Avatar, while being a magnificent technological achievement, is not the most wildly original story. James Cameron’s script plays on many familiar, often used tropes. Many people have pointed out the similarities it bears to Disney’s Pocahontas, as well as Dances with Wolves. And so, when the movie proceeded to rake in billions of dollars in box office, a lot of writers came out of the woodwork complaining the story was stolen from them.
The lawsuits are too numerous to detail fully here, but they range from suspicious to laughable. One writer claimed Cameron had stolen the idea from a book that he had written, despite the fact that his book came out after Cameron started developing the film. Another screenplay writer claims he pitched a very similar idea to Fox years earlier and was rejected. He sued Cameron for $2.5 billion dollars in damages.
3. Disney Sues Autobots for Basically Being Cars
In July 2015, a Chinese animated feature titled Autobots was released in that country. Upon watching the children’s film, many viewers noticed the striking visual similarities between Autobots and the Pixar film, Cars. Even the poster featured a red, anthropomorphic car who bore more than a passing resemblance to Lightning McQueen. The similarities were not lost on Disney, who sued the Chinese film production company who released Autobots.
Though one would think they have a pretty solid case (seriously, the two posters are virtually indistinguishable from each other) many people are predicting the lawsuit won’t go very far. China has a long history of producing bootleg versions of popular cartoons. Our personal favorite is the Chinese hit cartoon Bear of the Interest, which shares some striking similarities with Winnie the Pooh. More troubling are some of the bootleg games produced in China that have been inspired by Disney films, with the most disturbing probably being the Frozen-inspired “Anna Cesarian Birth” online game. Yikes.
2. The Hangover Part II Puts Mike Tyson’s Tattoos on Ed Helms’ Face
Imagine being the tattoo artist responsible for Mike Tyson’s face tattoos. Your artwork is seen all around the world, every time Mike Tyson gives an interview or appears in a movie. Now imagine you go to see Tyson’s latest movie and you find your artwork plastered on the face of another actor, without your permission. This is the situation that S. Victor Whitmill, an award-winning tattoo artist, found himself in when he went to see Todd Phillips’ The Hangover Part II. In the movie, Ed Helms awakes from another night of drunken debauchery to find his face covered in a tattoo very similar to Mike Tyson’s, who plays an extensive role in the film.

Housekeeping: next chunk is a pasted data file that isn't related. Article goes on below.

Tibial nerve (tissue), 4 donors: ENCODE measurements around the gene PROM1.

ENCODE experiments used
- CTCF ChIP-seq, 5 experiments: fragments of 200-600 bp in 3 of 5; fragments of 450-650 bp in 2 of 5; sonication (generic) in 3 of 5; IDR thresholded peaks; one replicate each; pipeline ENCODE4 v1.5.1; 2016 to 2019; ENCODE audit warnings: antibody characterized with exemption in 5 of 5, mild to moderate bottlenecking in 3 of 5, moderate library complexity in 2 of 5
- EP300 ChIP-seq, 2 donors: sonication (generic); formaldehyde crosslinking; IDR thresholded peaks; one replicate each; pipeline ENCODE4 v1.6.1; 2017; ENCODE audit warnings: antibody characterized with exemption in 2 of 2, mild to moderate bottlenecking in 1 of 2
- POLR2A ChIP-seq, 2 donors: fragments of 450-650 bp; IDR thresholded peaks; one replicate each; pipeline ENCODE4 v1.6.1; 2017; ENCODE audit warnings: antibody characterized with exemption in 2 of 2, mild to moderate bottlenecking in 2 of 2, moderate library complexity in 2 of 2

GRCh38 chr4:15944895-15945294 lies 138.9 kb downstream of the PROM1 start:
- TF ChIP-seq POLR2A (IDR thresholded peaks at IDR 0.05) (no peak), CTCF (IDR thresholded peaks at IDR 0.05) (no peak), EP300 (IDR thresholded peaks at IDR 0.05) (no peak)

S. Victor Whitmill filed a lawsuit against Phillips and the production company that released The Hangover Part II. In the lawsuit, the tattoo artist makes the point that, while the art appears on Mike Tyson’s face, the rights to the art are still owned by him and are not to be used without his express permission. In the lawsuit, Whitmill describes the tattoo as being “one of the most distinctive tattoos in the nation”. Whitmill claims he was never approached about the use of his tattoo design.
1. Lamp Company Sues Pixar For Their Lamp Logo
The lamp that makes up the “I” in the Pixar logo has become as essential and iconic a character as Woody, Buzz, Sully, or Nemo. The lamp is more than a piece of the logo, it’s become the mascot for the company. Since the very first short, where the lamp made its debut, its appearance has become synonymous with the warm, family adventures that Pixar regularly brings to the screen. The funny thing is, Pixar didn’t come up with it.
The “Pixar” lamp is actually based off a real life lamp called the Luxo. For many years, Luxo was happy to have Pixar use its design. But that all changed in 2009. Pixar was releasing a special edition blu-ray of Up, and included with it was a little toy Luxo lamp. Apparently this was one step too far for the lighting manufacturers. They hit Pixar with a lawsuit.
This is an interesting case, as the two companies never really made any secret about their sharing of a mascot. It wasn’t until Pixar began packaging and selling essentially the same lamp and rebranding it as their own that Luxo got understandably upset. Eventually, the two companies reached a settlement. Disney agreed to not sell the Luxo Lamp toy, and Luxo allowed Pixar to continue using the design, as long as it was only in animation form. The two companies lived happily ever after!
What do you think? Do some of these lawsuits hold water? Are they all nonsense? Sound off in the comments below!